Advent 4

Jesus calls out to those who might listen, to let our lights shine before others, so that they may see your good works and give glory to your Father in heaven.

Christmas Eve/Day
John, in his great prologue, paints the big picture…in Jesus was life, and the life was the light of all people. The light shines in the darkness, and the darkness did not overcome it.  Oh we really must lighten up!

Poet and Preacher: by Maurice Andrew

Maurice Andrew seems to be enjoying a long retirement in Dunedin.  He completed his outstanding academic career as Principal at Knox College a wee while ago now

The German poet Rainer Maria Rilke (1875-1926) held a high view of the poet’s calling. It is probably expressed most directly in his poem “O tell us, poet, what you do. – I praise.” (“O sage Dichter, was du tust. Ich rühme.” ‘Rühmen’ is not the only word for ‘praise’ in German, and there is a touch of the exultant about it.)

My translation of Rilke’s poem is below, and then my interpretation of it (“Homiletics”). My interpretation makes an application to the preacher rather than to the poet. In other words, Rilke’s poem set me thinking and writing about “what the preacher does”. Continue reading

Imagination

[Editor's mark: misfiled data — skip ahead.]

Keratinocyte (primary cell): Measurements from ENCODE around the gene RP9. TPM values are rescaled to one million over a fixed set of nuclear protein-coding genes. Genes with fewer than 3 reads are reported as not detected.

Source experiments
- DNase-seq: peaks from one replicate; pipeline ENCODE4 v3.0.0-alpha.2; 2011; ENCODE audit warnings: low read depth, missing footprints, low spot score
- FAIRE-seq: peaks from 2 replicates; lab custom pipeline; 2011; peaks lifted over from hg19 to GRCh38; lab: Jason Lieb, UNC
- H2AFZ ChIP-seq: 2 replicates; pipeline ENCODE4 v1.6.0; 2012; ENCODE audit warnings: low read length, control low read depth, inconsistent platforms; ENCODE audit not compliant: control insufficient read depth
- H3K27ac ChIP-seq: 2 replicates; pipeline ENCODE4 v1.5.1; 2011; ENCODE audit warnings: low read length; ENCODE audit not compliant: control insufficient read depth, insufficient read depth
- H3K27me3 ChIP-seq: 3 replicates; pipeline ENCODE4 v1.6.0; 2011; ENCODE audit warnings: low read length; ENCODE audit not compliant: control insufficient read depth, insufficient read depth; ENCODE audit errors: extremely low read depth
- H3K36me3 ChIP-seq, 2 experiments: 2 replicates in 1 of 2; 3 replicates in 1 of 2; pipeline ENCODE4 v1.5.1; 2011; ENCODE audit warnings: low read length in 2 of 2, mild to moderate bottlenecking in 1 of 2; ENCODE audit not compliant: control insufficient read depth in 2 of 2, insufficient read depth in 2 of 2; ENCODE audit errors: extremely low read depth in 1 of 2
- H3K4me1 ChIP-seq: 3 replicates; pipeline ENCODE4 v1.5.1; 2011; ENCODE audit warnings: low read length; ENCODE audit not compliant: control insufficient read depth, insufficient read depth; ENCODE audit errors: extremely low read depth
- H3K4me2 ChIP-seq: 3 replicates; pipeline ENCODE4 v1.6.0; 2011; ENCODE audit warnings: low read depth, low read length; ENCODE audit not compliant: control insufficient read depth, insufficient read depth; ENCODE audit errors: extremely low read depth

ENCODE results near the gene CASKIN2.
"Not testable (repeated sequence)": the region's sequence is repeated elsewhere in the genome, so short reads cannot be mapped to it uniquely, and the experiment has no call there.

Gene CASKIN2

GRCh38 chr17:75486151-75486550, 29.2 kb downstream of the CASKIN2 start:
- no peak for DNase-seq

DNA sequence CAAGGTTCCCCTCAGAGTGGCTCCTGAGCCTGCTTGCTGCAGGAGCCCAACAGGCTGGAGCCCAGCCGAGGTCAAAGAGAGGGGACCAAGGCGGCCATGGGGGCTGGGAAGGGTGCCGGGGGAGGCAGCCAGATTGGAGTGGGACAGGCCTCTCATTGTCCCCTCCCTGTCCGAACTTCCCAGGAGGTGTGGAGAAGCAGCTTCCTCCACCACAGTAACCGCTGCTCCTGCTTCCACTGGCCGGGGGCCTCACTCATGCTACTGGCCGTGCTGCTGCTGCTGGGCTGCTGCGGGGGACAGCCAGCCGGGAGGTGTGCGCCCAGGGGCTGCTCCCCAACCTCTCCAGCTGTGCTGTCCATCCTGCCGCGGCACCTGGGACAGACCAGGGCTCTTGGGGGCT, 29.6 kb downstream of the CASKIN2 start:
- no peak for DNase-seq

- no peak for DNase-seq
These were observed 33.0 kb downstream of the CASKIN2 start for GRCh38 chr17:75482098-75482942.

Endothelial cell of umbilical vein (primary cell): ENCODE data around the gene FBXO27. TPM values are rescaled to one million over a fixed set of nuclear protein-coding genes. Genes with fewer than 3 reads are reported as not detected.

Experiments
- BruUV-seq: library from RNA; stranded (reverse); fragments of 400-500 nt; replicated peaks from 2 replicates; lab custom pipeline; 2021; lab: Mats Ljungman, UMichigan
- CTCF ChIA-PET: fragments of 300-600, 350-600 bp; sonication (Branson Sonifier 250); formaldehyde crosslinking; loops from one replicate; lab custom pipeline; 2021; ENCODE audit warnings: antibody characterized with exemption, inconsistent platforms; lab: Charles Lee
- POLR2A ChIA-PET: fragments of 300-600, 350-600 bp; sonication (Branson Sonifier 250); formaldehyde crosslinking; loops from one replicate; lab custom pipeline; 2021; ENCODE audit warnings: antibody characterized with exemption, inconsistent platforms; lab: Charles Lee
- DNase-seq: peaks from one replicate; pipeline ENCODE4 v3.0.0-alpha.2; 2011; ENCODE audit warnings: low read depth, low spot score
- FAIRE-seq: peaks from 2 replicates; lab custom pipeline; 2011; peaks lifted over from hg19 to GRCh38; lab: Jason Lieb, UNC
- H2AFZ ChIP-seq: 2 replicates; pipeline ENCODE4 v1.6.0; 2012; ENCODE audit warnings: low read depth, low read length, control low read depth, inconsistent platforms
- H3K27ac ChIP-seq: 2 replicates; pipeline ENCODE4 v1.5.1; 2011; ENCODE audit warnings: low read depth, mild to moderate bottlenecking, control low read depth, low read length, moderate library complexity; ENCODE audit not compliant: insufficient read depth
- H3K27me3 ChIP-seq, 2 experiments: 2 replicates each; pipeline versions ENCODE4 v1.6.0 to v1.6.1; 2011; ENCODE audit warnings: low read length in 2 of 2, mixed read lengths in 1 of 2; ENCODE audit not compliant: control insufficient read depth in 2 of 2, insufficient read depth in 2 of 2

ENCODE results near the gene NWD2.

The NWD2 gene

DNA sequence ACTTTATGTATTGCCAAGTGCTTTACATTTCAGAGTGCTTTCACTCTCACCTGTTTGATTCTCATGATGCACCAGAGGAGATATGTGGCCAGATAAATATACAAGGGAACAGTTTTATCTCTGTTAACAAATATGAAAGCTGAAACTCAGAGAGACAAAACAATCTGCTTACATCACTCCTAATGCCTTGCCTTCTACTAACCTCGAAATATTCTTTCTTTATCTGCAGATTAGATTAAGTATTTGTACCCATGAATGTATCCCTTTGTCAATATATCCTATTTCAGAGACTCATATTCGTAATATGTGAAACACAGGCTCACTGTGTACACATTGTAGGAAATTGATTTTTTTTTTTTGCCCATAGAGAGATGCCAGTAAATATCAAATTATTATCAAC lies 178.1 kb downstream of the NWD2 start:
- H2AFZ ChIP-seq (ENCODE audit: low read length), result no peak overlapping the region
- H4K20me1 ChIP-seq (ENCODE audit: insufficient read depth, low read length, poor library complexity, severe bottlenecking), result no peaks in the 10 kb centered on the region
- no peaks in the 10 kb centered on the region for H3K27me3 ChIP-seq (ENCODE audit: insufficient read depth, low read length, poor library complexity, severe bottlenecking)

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Every time you leave home,
Another road takes you
Into a world you were never in.
New strangers on other paths await.
New places that have never seen you
Will startle a little at your entry.
Old places that know you well
Will pretend nothing
Changed since your last visit.

~ John O’Donohue ~
[Excerpt from ‘For The Traveller’ in Benedictus 2007]

The Rhythm of Light’s Disappearance – Martin Stewart

The Rhythm of Light’s Disappearance

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Realise:
each month for three nights the moon disappears
a darkness comes over to envelope us

Trust:
this interval of no light has a rhythm
this time is not one to fear

Venture:
touch what comes to greet you
grasp what has dared to appear
embrace what has once been avoided

For a faith that endures is a faith that engages